In re Estate of Kimani Karanja (Deceased) (Probate & Administration Appeal 1 of 2018)  KEHC 16214 (KLR) (13 December 2022) (Judgment)
Neutral citation:  KEHC 16214 (KLR)
Republic of Kenya
Probate & Administration Appeal 1 of 2018
J Wakiaga, J
December 13, 2022
In The Matters Of The Estate Of Kimani Karanja (Deceased)
Francis Mungai Kimani
Paul Mungai Kimani
John Macharia Kimani
Josephat Kimemia Kimani
Peter Mwangi Kimani
(Appeal From The Ruling Made On 3Rd November 2017 In Kigumo Succession Cause No 25 Of 2013)
1.The appellant applied for grant of letters of probate to the will of the deceased herein and on 7th day of April 1992, and by an application dated May 17, 2017, the appellant applied for confirmation thereof.
2.The respondents on June 22, 2017filed affidavit of protest to the confirmation of grant challenging the proposed mode of distribution by the appellant on the ground that there was a valid will in which the deceased had distributed his property.
3.The said protest was heard by way of oral evidence and by a ruling thereon, the subject of this judgement the court upheld the protest and stated that the contract the appellant was relying on was illegal as it offended the provision of section 82 of the Law of Succession and distributed the estate as per the will.
4.Being aggrieved by the said ruling, he filed this appeal and raised the following grounds of appeal:
A.The court failed to appreciate that the estate was partly testate and partly intestate
B.The court failed to appreciate that the doctrine of estoppel by election applied to succession cause and that the protestors had no valid claim for title no Loc 3 mukuria/ 980 upon exercise of election to cede beneficiary interest when they accepted consideration and or in default sold to the appellant to the extent of their interest in that property under the provisions of section 24 of the Act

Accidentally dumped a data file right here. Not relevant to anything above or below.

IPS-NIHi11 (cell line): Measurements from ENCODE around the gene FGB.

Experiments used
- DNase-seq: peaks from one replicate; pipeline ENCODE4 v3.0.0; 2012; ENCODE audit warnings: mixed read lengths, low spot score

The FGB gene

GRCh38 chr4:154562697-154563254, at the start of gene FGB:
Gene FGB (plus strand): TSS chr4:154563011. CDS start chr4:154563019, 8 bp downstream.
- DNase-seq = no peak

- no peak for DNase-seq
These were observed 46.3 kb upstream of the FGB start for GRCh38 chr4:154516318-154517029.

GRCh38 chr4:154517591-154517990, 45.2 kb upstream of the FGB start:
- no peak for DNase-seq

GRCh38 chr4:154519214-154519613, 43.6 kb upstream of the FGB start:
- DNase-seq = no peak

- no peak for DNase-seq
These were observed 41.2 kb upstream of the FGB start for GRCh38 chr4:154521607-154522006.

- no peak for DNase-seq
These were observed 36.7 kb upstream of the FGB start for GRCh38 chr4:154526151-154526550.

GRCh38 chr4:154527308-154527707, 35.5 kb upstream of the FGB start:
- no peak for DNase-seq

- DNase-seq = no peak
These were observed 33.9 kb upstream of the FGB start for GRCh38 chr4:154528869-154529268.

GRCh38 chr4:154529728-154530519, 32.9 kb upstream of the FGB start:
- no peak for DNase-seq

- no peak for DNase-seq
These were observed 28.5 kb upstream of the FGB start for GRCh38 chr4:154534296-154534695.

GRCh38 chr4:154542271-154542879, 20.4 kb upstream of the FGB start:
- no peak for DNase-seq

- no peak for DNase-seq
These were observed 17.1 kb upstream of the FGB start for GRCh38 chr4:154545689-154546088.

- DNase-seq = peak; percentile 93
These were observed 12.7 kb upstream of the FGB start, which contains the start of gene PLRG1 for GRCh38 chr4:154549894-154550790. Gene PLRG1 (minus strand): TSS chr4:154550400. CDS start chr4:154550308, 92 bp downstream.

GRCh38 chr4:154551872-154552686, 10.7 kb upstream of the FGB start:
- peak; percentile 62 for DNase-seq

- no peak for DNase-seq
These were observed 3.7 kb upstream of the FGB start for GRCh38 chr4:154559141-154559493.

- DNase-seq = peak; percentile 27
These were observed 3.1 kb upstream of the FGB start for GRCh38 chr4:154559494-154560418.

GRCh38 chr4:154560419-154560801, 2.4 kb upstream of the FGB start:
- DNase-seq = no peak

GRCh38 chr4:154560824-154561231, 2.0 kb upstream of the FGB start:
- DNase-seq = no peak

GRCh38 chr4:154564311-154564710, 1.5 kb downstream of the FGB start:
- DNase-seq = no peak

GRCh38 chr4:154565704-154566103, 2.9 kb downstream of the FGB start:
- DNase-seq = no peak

C.The magistrate did not give consideration that the estate was subject to added section 83(e) of the Act.
5.Directions were given that the appeal be heard by way of written submissions, which were duly filed. On behalf of the appellant, it was submitted, that the respondents entered into sale of the subject property for a consideration when they knew that the same belonged to them and therefore the document which they deem as will was not a valid will and that the court was wrong in holding that it was legally wrong to alienate the estate or part thereof prior to confirmation of grant. It was contended that the deceased died partly estate and partly intestate as the gift deed did not amount to a will.
6.It was contended that it was the intention of the deceased that was to be taken into account and that gift becomes complete when it vest of transfer, otherwise the beneficiary of the gift is only a trustee and that the respondents sold what they believed to be theirs to one of their siblings, the appellant.
7.It was submitted that having voluntarily offered the property for sale the respondents were estopped by the deed dated September 13, 2004. It was contended that the appellant had made a full discloser of the dealing of the estate under the provisions of section 83(e) of the Act and the respondents did not deny the existence of the agreement for sale and receipt of consideration.
8.On behalf of the respondents it was submitted that there was no estate in law which was partly estate and intestate and that ruling on the distribution of the estate was on sound basis.
9.This being a first appeal the court is under a duty to re-evaluate the evidence tendered before the trial court and to come to its own determination thereon as was stated in Abok James Odera t/a A.J Odera &Associates v John Patrick Machira t/a Machira & co Advocates  e KLR.